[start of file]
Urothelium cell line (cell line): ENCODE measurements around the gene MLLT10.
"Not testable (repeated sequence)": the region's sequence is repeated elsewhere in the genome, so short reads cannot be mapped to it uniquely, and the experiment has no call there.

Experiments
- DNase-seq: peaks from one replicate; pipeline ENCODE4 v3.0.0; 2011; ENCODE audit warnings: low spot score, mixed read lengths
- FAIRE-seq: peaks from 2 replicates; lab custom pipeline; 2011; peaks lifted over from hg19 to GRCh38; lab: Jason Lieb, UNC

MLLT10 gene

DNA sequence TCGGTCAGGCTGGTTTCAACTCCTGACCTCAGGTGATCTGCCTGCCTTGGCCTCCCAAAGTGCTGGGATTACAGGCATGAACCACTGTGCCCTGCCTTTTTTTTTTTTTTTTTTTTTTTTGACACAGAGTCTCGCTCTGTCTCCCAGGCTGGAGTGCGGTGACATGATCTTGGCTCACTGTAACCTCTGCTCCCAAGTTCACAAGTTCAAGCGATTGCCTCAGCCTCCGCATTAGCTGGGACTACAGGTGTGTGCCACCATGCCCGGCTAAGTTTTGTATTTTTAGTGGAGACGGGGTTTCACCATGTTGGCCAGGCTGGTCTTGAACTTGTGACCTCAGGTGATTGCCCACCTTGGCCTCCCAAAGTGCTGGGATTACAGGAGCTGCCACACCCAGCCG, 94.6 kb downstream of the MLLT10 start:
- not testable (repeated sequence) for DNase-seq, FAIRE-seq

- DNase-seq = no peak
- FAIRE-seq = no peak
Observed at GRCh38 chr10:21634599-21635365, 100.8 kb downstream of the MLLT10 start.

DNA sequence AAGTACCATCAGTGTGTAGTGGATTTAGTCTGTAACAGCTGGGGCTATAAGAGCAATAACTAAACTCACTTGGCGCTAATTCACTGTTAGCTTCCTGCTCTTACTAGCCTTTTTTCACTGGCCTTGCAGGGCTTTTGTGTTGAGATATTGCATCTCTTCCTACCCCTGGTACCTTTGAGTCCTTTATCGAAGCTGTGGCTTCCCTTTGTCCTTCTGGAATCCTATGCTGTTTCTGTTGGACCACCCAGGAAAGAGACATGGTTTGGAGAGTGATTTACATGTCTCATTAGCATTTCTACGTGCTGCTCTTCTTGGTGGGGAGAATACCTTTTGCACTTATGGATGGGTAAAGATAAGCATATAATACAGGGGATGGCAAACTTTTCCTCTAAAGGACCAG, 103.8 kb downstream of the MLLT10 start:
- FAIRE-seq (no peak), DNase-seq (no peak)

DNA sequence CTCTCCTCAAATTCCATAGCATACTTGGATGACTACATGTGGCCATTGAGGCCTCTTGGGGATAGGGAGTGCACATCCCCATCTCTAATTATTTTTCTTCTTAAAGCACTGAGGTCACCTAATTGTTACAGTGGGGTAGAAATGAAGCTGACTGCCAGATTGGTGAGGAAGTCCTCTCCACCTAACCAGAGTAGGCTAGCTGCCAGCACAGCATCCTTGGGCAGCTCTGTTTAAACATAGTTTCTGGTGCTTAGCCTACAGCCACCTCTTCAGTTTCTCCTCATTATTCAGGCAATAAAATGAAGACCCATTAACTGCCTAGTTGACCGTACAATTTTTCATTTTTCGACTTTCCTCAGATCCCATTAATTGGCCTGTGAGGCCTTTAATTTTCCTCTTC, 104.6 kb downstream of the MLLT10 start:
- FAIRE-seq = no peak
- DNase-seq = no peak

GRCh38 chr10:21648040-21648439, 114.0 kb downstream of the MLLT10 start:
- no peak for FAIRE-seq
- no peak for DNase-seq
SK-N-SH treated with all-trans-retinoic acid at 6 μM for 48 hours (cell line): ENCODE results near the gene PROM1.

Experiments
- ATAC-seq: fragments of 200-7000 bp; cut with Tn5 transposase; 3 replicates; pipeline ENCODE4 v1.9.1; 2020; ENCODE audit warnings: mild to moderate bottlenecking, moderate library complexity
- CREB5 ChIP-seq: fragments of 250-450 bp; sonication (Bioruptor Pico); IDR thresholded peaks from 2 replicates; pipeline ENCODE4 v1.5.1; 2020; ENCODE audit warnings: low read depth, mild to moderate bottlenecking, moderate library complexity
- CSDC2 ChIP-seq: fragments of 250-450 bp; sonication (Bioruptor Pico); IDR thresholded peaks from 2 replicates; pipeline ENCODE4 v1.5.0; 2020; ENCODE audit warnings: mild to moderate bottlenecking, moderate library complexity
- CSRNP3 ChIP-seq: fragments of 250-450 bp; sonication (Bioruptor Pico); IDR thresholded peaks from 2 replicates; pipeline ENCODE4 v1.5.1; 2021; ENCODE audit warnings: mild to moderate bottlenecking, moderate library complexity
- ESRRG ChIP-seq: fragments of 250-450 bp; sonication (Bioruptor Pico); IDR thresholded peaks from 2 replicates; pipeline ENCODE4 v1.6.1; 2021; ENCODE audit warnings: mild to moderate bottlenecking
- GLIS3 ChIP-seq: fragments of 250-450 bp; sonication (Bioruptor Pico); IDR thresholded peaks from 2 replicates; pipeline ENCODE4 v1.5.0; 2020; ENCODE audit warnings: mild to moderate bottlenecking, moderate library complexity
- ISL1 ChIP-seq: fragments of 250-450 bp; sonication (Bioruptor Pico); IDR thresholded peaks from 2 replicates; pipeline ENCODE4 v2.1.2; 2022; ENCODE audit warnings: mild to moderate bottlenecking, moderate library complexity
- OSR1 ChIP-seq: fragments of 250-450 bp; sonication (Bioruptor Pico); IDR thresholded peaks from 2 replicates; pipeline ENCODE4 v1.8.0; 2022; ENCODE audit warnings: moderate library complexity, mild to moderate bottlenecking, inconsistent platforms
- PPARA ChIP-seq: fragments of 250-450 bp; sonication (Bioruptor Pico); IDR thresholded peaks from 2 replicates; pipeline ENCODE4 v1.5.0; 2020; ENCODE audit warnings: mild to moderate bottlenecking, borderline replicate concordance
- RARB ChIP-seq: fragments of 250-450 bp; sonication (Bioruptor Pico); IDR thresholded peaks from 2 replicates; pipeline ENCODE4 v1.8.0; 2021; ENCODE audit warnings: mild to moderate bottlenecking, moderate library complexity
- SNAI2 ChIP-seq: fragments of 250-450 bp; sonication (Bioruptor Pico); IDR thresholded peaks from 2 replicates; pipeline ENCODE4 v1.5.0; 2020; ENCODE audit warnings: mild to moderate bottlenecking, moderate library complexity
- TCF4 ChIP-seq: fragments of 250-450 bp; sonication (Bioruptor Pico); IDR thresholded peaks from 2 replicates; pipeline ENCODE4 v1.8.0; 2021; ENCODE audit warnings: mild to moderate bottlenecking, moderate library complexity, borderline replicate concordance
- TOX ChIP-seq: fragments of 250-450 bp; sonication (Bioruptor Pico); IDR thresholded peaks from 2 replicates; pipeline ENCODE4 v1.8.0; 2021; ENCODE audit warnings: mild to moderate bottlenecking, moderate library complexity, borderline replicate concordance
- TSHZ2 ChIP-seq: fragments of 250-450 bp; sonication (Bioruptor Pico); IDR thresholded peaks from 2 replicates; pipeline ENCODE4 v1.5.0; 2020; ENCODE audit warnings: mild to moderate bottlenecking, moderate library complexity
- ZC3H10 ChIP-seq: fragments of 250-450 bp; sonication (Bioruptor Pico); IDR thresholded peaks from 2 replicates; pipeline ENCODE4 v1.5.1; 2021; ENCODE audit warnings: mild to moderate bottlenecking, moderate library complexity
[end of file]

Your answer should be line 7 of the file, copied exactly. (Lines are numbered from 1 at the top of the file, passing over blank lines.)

DNA sequence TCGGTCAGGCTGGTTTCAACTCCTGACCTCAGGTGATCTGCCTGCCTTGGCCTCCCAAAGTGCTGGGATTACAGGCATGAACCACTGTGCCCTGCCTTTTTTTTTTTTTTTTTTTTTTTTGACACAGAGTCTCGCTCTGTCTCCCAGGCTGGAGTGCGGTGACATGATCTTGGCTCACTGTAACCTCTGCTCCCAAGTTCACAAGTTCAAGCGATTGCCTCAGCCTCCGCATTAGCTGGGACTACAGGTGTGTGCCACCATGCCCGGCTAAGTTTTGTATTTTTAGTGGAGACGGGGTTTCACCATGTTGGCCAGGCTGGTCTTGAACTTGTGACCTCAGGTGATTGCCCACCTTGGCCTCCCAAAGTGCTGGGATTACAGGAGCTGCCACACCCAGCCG, 94.6 kb downstream of the MLLT10 start: